And now I own two 550, one 552 and one 57 Commando, I love them and I’m planing to get me a 551 and a 550 sniper.

    But the way it goes, I fear for the future. 10 years ago, the swiss were truly free with weapons, today you need to pay and register for everything and the banned weapons need special autorisations, and they give them if they want. And they want to register every weapon in a big database, one of the worst thing that could happen.

  • What Nooky says is absolutely true. As is stated in the video, we are about to vote (around 2010 or 2011) in a popular referendum on an amendment of the constitution which would virtually ban private gun ownership in Switzerland. So far we have had very liberal laws on gun possession, however carrying guns is legally banned. It is true that gun culture is very important in Switzerland. Sadly, there are many opponents to it. The guy shown in the end of the video is a member of the “Group for a Switzerland without an Army”, a pacfist movement which luckily is not at all representative but yet politically quite important:

    Such videos are very valuable since they show that gun owners are law abiding, honest, emotionally stable citizens like you and me and not just some crazy right-wing extremists. This is an important message both in Switzerland and the US (I guess).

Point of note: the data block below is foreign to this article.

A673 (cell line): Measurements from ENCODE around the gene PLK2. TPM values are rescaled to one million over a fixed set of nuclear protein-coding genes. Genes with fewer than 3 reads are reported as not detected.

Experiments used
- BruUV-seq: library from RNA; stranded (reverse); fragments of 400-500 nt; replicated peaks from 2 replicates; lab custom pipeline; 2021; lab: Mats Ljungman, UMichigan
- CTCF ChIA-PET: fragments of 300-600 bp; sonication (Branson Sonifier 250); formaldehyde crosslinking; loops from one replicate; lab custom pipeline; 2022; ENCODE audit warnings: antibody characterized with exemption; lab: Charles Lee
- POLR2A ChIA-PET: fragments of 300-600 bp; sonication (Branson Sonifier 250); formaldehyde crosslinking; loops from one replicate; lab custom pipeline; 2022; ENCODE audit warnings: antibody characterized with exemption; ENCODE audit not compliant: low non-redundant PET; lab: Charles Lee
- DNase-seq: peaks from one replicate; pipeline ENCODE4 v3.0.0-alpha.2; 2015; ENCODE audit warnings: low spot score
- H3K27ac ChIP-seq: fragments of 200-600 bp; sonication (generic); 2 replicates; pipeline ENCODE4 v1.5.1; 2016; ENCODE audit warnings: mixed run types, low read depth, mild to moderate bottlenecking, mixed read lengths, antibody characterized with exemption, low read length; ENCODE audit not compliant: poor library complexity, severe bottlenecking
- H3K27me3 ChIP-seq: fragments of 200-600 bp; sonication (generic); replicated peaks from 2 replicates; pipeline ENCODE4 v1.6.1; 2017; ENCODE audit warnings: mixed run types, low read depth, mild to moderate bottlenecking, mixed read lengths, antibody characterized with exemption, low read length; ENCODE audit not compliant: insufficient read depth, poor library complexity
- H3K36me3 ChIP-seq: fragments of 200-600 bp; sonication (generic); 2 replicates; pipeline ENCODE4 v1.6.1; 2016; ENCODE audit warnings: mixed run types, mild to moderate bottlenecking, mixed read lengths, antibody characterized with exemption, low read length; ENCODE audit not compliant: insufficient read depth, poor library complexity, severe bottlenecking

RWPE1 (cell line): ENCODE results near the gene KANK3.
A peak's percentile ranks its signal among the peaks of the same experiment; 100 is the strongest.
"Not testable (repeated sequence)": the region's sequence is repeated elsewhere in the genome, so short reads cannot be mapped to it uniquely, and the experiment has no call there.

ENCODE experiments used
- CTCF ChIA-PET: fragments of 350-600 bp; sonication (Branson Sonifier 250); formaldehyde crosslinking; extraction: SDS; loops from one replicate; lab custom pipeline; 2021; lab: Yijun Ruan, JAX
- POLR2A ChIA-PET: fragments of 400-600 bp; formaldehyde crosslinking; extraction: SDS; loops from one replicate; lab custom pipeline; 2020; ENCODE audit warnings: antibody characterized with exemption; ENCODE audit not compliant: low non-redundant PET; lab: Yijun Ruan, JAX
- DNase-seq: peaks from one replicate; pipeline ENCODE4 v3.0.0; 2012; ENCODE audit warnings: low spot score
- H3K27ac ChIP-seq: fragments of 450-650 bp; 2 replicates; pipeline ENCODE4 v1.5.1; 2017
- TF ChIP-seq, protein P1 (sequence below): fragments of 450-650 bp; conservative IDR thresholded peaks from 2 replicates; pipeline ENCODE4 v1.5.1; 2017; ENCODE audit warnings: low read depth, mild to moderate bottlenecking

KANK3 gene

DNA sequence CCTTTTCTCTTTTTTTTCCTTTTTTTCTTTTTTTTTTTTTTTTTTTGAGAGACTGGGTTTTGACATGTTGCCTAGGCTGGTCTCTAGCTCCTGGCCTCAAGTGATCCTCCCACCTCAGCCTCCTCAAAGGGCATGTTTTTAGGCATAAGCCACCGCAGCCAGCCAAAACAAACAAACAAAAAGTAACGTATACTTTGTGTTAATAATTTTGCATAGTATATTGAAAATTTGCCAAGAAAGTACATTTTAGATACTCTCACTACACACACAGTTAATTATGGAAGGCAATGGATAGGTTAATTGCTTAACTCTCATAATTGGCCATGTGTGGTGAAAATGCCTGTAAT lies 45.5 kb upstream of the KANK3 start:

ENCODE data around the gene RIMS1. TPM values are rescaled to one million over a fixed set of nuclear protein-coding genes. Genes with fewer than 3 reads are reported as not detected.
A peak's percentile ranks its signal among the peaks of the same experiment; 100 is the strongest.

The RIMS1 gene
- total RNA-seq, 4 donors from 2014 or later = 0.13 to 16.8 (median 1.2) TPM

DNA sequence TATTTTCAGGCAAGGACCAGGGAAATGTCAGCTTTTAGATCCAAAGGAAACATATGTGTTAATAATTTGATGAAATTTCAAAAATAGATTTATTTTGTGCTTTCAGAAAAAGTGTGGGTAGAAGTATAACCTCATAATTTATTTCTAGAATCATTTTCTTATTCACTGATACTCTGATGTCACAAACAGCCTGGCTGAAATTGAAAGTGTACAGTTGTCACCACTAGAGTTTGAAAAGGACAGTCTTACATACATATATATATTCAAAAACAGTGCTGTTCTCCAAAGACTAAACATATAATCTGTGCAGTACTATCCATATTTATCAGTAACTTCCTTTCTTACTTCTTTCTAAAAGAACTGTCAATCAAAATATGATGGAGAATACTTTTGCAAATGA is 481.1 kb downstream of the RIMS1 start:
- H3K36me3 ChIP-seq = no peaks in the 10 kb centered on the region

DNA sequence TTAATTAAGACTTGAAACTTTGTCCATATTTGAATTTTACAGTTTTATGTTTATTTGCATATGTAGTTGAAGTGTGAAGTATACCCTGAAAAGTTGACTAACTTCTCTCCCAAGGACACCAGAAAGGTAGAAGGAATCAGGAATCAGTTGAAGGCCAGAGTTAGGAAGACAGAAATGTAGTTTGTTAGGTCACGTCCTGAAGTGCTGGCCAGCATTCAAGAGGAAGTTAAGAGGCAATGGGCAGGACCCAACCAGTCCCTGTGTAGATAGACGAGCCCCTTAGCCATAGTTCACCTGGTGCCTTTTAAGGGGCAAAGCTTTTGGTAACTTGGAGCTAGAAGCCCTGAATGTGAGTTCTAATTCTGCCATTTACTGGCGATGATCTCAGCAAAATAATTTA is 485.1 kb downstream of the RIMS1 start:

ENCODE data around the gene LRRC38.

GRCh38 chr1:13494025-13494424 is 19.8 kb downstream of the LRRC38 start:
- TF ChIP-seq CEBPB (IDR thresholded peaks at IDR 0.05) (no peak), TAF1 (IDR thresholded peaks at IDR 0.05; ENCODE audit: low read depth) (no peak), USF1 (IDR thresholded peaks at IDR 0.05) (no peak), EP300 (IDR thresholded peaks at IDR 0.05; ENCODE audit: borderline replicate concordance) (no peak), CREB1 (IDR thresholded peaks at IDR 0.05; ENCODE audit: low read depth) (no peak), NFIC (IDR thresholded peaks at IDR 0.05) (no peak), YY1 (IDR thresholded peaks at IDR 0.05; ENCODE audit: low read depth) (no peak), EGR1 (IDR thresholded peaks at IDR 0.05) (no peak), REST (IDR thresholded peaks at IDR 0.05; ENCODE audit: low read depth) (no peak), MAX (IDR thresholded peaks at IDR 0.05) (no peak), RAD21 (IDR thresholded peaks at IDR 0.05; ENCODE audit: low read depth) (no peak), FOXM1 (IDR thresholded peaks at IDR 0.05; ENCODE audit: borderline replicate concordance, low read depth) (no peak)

I own a SIG 550, one Swiss K31 carbine (the “grandfather’s gun” shown in the video which is an awesome weapon), a USM1 carbine and a few handguns. I tought my wife and my sister how to shoot pistols and, above all, to respect the four safety rules.

    Cheers, and keep up your great blogging!

    (Make sure to visit my libertarian blog: 🙂 )

  • Carl

    The gentleman in the video has the right idea. It is freedom and peace we ultimately strive for when we keep arms and prepare our defense. War is not a success.

    Switzerland should be applauded for its success in this field.

  • This is not any “Swiss guy” we’re talking about! This is Gunsite “Shooting Master” Marc Heim -one of only eleven- who was a personal friend of the late Jeff Cooper [1920-2006], the Gunner’s Guru…

    His business:

    His shooting club:

  • subase

    Switzerland’s deterrence strategy of waging a long war of attrition through guerrilla warfare by all it’s population, was the major reason behind Germany delaying their invasion in WWII. So if there is a movement to get rid of the army, then the general population should be more heavily armed and trained, not less.